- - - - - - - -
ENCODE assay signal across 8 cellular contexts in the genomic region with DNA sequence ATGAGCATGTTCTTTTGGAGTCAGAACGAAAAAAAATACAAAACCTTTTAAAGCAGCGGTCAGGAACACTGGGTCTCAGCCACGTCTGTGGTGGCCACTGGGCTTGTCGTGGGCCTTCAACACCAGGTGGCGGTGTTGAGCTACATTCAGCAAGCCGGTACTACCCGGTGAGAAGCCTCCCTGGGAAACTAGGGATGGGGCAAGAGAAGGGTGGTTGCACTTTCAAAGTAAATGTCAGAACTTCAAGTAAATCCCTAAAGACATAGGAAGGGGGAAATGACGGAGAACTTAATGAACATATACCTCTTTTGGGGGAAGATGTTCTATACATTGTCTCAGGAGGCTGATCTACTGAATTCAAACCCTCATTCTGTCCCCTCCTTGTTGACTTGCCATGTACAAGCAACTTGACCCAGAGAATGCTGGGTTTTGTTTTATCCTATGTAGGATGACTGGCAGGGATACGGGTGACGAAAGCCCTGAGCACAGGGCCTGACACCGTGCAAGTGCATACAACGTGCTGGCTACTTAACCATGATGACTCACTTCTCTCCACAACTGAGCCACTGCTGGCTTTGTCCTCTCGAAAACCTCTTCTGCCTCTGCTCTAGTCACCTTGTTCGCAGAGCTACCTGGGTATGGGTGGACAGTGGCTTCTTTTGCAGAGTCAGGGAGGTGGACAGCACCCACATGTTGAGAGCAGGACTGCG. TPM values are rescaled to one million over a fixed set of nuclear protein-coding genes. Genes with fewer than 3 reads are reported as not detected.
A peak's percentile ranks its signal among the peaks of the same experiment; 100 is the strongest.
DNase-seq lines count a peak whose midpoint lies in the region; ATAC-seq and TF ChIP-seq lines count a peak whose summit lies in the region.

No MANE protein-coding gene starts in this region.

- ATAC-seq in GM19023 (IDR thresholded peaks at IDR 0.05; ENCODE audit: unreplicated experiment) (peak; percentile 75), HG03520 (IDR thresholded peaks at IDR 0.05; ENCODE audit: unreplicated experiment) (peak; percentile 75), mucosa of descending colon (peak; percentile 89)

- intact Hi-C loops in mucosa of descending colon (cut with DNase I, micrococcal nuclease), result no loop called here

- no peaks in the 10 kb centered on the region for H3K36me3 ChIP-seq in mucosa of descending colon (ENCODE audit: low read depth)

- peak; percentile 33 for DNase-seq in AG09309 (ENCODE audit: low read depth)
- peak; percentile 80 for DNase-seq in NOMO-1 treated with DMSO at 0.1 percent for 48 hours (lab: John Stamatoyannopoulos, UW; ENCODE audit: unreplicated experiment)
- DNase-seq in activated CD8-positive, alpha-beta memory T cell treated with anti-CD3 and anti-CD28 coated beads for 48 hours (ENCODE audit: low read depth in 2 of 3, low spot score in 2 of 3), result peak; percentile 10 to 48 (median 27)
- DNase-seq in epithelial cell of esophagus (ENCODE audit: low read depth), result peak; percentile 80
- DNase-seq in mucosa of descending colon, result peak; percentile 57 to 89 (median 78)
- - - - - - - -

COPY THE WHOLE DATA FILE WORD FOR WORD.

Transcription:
ENCODE assay signal across 8 cellular contexts in the genomic region with DNA sequence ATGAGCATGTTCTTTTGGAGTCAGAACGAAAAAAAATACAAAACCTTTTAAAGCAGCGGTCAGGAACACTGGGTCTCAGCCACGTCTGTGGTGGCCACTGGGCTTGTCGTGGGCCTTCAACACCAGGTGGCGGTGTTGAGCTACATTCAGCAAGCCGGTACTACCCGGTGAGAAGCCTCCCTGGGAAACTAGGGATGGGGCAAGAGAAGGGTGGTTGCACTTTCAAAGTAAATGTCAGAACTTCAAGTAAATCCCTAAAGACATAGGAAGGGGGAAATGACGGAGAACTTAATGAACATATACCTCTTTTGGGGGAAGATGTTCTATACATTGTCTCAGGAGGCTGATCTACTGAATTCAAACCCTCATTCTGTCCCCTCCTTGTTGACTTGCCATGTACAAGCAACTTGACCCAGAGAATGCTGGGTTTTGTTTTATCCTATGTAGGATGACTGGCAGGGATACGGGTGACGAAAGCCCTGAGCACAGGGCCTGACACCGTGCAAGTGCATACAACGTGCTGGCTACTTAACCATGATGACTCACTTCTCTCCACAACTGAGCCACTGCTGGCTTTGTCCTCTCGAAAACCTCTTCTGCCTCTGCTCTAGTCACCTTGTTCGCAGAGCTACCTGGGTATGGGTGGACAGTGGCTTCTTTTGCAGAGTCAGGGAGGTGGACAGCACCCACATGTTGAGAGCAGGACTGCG. TPM values are rescaled to one million over a fixed set of nuclear protein-coding genes. Genes with fewer than 3 reads are reported as not detected.
A peak's percentile ranks its signal among the peaks of the same experiment; 100 is the strongest.
DNase-seq lines count a peak whose midpoint lies in the region; ATAC-seq and TF ChIP-seq lines count a peak whose summit lies in the region.

No MANE protein-coding gene starts in this region.

- ATAC-seq in GM19023 (IDR thresholded peaks at IDR 0.05; ENCODE audit: unreplicated experiment) (peak; percentile 75), HG03520 (IDR thresholded peaks at IDR 0.05; ENCODE audit: unreplicated experiment) (peak; percentile 75), mucosa of descending colon (peak; percentile 89)

- intact Hi-C loops in mucosa of descending colon (cut with DNase I, micrococcal nuclease), result no loop called here

- no peaks in the 10 kb centered on the region for H3K36me3 ChIP-seq in mucosa of descending colon (ENCODE audit: low read depth)

- peak; percentile 33 for DNase-seq in AG09309 (ENCODE audit: low read depth)
- peak; percentile 80 for DNase-seq in NOMO-1 treated with DMSO at 0.1 percent for 48 hours (lab: John Stamatoyannopoulos, UW; ENCODE audit: unreplicated experiment)
- DNase-seq in activated CD8-positive, alpha-beta memory T cell treated with anti-CD3 and anti-CD28 coated beads for 48 hours (ENCODE audit: low read depth in 2 of 3, low spot score in 2 of 3), result peak; percentile 10 to 48 (median 27)
- DNase-seq in epithelial cell of esophagus (ENCODE audit: low read depth), result peak; percentile 80
- DNase-seq in mucosa of descending colon, result peak; percentile 57 to 89 (median 78)